The term RFT stands for respiratory function test, a test used to study and measure the functioning of the respiratory system. It is performed by a respiratory physician in primary care or in hospital, in a specialised department.
RFT - the process
The aim of an RFT is to diagnose or monitor changes in a respiratory disease such asasthma, chronic obstructive pulmonary disease (COPD) or cystic fibrosis. An RFT is also used to assess the impact of various surgeries which may affect the respiratory tract.
The investigation procedure
The patient is seated with his/her nose blocked by a small clip. The patient then breathes as quickly and hard as possible through a disposable tip which is placed in his/her mouth. The tip is connected to an instrument called a spirometer. The results are recorded as figures that are processed by computer and graphs displayed on screen. The set of results can then be printed and analysed. They are compared to results from a reference person of the same sex, same height and same age with normal respiratory capacity. The investigation also includes an analysis of blood gases and in some cases, walking tests, exercise tests on an ergonomic bicycle and measurement of carbon monoxide diffusion, etc.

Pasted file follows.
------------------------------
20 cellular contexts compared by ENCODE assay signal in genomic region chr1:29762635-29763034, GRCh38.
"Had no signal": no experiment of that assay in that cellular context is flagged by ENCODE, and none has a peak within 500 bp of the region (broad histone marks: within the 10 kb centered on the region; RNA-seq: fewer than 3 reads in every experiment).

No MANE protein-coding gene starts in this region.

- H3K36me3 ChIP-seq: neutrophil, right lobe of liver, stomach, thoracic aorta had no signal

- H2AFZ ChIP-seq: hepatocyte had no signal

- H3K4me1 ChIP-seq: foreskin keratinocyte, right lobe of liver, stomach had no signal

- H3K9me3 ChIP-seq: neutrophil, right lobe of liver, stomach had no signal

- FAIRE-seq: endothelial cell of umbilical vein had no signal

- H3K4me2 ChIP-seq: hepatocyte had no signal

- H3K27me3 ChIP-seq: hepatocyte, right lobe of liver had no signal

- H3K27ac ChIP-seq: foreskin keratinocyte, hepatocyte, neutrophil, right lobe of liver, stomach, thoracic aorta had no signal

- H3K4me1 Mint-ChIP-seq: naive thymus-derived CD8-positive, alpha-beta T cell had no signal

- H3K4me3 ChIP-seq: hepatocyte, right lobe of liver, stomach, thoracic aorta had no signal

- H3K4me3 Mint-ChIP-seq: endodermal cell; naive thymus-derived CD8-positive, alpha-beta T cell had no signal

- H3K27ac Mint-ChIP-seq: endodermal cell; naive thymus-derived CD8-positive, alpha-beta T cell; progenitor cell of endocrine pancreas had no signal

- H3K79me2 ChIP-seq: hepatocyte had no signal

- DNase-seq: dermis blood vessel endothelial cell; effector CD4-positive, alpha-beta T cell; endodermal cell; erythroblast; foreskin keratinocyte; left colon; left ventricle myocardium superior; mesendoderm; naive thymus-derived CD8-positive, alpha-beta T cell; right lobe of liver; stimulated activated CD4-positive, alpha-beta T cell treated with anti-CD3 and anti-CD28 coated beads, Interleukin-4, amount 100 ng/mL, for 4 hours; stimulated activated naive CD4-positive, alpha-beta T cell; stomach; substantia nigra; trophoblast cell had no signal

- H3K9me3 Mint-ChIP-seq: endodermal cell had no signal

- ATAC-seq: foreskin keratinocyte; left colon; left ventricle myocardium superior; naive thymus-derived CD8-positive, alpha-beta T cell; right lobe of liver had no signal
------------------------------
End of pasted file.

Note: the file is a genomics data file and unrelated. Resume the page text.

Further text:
Possible risks of RFT
There are no risks in performing an RFT. It is also not necessary to fast for the test. It is (obviously!) recommended that subjects avoid smoking or taking medicines such as bronchodilators for 4 hours before the test.
- Fédération française de pneumologie (French Federation of Pulmonology) ;
- Marie Lannelongue Surgical Centre, Paris, consulted on 25 January 2011.
RFT to detect and monitor progress of asthma . © Keith Frith, Fotolia